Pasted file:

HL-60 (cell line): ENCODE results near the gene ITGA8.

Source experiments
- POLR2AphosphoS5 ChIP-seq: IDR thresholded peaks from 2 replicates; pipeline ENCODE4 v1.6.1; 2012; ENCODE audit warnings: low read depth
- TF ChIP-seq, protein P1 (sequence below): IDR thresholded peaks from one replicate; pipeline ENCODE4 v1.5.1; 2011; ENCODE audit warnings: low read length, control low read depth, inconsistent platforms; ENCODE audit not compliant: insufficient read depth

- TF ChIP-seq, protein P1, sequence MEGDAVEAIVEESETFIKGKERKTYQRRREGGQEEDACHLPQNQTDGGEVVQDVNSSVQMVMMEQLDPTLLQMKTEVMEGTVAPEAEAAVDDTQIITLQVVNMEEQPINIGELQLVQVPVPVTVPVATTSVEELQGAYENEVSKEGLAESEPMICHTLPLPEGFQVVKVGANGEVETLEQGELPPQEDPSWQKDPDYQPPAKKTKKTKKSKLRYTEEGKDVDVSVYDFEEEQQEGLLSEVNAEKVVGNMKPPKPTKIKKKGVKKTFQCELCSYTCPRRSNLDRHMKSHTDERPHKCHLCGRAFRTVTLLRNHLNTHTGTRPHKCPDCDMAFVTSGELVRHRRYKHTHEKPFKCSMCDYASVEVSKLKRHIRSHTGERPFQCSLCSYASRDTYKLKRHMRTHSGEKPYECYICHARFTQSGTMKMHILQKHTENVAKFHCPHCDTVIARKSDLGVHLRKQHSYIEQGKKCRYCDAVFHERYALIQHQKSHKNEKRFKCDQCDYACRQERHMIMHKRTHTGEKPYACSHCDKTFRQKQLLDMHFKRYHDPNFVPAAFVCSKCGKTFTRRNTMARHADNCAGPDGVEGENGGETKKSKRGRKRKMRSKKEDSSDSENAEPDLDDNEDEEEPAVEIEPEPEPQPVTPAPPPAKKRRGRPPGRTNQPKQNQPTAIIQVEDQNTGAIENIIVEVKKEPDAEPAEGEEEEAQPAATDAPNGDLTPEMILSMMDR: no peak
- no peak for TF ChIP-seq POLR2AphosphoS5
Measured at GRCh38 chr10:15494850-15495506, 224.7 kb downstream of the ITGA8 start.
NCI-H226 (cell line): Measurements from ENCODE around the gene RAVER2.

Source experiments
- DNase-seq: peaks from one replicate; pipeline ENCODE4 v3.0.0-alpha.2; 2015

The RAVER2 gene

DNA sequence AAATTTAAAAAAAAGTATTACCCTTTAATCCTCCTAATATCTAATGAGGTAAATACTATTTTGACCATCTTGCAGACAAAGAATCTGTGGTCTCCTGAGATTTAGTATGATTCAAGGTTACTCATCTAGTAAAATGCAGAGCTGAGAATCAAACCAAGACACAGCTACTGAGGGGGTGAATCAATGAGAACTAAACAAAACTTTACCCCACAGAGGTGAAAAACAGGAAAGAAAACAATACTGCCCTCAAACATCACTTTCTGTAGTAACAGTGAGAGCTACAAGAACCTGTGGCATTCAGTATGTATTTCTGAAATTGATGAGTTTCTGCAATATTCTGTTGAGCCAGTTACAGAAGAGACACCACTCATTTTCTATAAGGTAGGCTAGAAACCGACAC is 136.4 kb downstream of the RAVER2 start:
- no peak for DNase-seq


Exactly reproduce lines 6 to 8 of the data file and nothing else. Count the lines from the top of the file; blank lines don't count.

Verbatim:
- no peak for TF ChIP-seq POLR2AphosphoS5
Measured at GRCh38 chr10:15494850-15495506, 224.7 kb downstream of the ITGA8 start.
NCI-H226 (cell line): Measurements from ENCODE around the gene RAVER2.